A: For twisted-pair Ethernet (the most common kind), the maximum cable length between hubs or computers is 100 meters. If you need to run a length of cable over that amount, you can purchase a “repeater,” which amplifies the signal and allows it to travel another 100 meters. Keeping cable lengths down is tricky, though. Generally, the best way is to calculate distances in advance, and determine the best place for the hub that is the closest possible point to all networked computers.
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Q: I have a Power Mac (75/85/9500, et al.) that has built-in RJ-45 and AAUI Ethernet ports. Can I use both at the same time?
A: If your Mac has two built-in Ethernet ports, you can only use one or the other because both ports use the same internal Ethernet hardware. Note that having two ports built in to your Mac is different than adding a second Ethernet port via a PCI card or other expansion device. If you add a second Ethernet port via expansion, you can use both ports at the same time, although they must be for different networks (one for AppleTalk and one for TCP/IP, for example).
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Q: I installed an Ethernet card in my Mac, but I can’t switch to Ethernet in the AppleTalk control panel or it’s not working like I think it should. What should I do?
A: When you install an Ethernet card in your Mac, it’s important to also install the correct software to go along with it. Your Mac needs the software so it can “see” the card correctly.
There are two kinds of Mac Ethernet cards: those that come built in to your Mac and those that are installed afterwards. Most beige-colored Power Macs have 10Base-T Ethernet built-in, and the more recent colored G3s, G4s, and iMacs have 10/100Base-T Ethernet built-in. If your Mac has built-in Ethernet, make sure that the “Ethernet Built-in” extension is in your Extensions folder. Owners of older Macs, like Quadras, with built-in Ethernet may need to use the “Apple Built-in Ethernet” extensions instead. This should let you switch to Ethernet in the AppleTalk control panel.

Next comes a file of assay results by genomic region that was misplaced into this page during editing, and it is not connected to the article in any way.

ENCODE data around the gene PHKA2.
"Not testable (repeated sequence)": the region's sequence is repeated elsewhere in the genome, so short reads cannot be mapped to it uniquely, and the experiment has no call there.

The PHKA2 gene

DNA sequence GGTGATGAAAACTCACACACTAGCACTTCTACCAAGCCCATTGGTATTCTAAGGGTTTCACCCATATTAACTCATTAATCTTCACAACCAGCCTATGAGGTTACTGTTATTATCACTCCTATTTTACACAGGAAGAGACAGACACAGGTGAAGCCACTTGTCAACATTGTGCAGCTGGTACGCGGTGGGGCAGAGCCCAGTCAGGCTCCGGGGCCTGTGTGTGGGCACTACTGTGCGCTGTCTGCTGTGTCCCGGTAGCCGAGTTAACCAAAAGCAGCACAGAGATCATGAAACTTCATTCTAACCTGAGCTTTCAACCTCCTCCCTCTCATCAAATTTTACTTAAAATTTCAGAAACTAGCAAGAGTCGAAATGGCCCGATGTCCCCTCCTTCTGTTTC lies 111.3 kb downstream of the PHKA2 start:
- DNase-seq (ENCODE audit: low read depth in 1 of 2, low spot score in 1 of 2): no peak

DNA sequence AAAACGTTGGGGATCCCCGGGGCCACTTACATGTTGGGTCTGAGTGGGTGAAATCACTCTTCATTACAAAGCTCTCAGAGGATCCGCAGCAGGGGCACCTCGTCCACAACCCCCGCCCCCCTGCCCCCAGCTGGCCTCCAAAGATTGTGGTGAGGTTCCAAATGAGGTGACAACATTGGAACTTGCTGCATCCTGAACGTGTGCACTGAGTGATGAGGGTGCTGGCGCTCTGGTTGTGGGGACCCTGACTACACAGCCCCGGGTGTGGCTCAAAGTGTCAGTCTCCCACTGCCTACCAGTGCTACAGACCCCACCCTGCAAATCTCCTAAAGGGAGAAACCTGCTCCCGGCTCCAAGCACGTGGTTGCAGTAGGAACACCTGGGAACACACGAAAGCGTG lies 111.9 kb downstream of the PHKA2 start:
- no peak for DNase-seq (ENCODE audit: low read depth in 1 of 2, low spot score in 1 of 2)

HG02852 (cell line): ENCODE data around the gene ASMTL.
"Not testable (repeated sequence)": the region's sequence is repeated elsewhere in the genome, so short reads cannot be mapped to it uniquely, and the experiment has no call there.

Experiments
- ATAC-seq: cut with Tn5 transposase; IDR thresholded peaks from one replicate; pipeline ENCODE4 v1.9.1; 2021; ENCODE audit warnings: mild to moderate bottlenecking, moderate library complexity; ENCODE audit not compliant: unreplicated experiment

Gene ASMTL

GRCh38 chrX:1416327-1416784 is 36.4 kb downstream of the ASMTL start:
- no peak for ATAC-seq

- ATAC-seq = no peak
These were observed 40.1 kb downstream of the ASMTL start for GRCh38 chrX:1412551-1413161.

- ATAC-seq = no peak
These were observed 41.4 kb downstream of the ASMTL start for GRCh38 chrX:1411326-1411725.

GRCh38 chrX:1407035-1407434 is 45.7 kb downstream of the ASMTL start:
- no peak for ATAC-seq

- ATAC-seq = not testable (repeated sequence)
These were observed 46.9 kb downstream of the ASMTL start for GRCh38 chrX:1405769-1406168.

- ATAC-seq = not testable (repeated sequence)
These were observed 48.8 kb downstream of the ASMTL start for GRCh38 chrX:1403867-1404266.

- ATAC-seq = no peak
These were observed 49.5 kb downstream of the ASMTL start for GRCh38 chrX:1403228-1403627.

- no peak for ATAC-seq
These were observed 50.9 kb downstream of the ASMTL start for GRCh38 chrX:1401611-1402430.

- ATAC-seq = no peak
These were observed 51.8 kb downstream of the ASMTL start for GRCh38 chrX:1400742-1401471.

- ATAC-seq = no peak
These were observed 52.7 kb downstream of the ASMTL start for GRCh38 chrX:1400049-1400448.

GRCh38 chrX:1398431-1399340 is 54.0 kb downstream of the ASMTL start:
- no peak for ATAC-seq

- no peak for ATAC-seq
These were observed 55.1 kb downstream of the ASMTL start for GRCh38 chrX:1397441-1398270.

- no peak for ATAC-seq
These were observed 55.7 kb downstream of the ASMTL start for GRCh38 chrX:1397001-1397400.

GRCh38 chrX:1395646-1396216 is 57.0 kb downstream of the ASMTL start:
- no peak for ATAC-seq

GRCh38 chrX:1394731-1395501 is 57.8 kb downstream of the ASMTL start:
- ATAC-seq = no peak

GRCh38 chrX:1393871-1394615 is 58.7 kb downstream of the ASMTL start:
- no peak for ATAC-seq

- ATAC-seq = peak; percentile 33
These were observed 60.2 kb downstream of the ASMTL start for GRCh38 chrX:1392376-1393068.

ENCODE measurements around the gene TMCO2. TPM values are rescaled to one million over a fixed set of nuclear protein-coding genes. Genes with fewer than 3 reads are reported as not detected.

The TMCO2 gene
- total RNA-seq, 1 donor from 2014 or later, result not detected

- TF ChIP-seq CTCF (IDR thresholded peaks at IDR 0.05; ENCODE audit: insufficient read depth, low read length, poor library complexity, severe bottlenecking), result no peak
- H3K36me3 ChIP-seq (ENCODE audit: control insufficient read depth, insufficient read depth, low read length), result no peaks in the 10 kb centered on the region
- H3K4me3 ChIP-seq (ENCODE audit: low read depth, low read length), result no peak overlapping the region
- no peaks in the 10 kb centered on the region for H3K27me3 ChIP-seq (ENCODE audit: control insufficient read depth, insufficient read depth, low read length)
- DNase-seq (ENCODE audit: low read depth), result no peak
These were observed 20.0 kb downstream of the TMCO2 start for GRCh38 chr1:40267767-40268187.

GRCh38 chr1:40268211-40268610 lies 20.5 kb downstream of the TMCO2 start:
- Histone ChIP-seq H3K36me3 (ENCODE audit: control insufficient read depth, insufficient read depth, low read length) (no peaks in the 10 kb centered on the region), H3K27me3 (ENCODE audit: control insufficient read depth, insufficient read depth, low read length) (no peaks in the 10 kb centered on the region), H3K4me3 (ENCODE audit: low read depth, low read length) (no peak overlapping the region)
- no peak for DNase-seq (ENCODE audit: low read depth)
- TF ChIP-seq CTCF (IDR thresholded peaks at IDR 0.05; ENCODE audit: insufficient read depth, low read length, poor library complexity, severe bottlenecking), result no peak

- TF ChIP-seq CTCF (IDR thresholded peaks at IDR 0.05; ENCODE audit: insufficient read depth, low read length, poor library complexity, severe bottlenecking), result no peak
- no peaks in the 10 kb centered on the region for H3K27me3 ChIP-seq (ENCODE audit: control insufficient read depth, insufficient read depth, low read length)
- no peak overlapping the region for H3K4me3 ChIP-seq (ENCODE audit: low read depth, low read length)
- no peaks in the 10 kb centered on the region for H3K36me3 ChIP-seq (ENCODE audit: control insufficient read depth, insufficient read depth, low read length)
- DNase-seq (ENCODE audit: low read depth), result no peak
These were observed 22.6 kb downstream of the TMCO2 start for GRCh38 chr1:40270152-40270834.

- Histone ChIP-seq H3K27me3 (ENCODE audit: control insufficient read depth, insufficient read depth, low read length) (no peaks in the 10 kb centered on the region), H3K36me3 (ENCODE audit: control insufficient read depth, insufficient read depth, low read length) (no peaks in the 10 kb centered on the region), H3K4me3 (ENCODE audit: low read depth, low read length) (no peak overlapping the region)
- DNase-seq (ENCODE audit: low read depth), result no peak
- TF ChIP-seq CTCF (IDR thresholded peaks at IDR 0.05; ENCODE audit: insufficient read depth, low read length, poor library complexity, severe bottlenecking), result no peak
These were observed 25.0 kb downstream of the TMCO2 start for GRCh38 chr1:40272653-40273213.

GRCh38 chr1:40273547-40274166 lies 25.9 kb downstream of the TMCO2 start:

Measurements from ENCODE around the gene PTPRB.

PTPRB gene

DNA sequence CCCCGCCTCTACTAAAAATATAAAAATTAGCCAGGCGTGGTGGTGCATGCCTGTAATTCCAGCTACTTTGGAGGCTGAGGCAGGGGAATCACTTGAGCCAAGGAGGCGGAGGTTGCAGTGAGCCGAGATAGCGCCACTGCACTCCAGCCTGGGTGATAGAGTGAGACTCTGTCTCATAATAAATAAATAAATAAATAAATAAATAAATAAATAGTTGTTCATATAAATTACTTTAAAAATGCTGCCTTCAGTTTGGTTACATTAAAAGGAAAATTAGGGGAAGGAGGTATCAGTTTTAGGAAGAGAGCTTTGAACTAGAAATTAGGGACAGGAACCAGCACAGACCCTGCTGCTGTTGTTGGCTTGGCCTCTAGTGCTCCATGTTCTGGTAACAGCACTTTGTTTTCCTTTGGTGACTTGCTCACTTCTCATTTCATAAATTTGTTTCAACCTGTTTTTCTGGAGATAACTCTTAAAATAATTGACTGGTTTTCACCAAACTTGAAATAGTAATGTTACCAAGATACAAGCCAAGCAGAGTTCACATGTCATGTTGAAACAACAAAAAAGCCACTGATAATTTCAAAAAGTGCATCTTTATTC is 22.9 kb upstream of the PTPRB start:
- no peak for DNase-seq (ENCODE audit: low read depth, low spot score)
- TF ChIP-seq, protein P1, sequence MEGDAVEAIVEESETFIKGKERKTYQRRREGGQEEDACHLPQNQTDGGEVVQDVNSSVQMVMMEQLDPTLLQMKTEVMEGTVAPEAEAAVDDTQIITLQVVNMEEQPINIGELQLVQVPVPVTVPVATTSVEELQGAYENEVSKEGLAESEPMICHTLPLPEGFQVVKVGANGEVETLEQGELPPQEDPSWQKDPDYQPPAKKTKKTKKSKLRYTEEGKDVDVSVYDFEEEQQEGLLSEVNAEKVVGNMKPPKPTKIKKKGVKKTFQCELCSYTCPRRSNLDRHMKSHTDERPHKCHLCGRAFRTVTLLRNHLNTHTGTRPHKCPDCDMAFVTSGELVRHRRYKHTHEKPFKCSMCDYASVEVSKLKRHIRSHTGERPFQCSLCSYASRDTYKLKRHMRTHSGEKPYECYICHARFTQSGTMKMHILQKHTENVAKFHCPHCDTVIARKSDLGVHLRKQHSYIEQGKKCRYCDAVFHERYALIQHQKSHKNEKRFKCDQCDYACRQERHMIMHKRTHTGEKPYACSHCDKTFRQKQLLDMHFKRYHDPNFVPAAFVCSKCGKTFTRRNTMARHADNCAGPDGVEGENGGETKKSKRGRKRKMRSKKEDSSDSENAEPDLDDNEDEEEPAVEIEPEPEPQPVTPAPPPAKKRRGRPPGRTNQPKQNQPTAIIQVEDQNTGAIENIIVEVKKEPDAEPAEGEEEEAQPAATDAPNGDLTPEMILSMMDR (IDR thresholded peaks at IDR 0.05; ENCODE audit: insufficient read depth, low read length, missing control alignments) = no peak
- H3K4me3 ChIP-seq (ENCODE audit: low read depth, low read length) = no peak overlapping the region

If you added Ethernet to your Mac with an expansion card, you need to install the software for the card so it will work correctly. Note that not all Ethernet card makers support the Mac, so you can’t always just pull an Ethernet card from another computer and have it work in your Mac. If the card you have didn’t come with software, check on the card maker’s Web site for the Ethernet software (which is usually called a “driver”). If the card supports the Mac, you should be able to get the software you need online. When you install the software, make sure you also disable other Ethernet extensions (such as the aforementioned “Ethernet built-in”), unless you’re using it for another Ethernet port.
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Q: Is 100Base-T Ethernet actually ten times faster than 10Base-T?
A: Although 100Base-T is rated at ten times the speed of 10Base-T, that’s a theoretical maximum and is hard to even approach in real life. 100Base-T is typically more like three to five times faster than 10Base-T. The exact performance of a network will vary according to software, hardware, amount of traffic, traffic type, and other factors that seem to work primarily towards reducing the overall transmission speed.
Also in This Series
- Mac to Windows: Troubleshooting the “No Logon Servers Available” File Sharing Error · October 2004
- Using WEP Security on an AirPort Network · July 2004
- Whatever happened to…Threemacs.com? · September 2003
- Clandestine Wireless Networking and MacStumbler · July 2003
- Learning to Share With Others: Sharing Preferences Overview · April 2003
- Serving Files Using FTP in Mac OS X · December 2002
- Switching Between Networks in Mac OS X · November 2002
- The Audio/Video Quadras (660av, 840av) · September 2002
- Thoughts on Apple’s Xserve · July 2002
- Complete Archive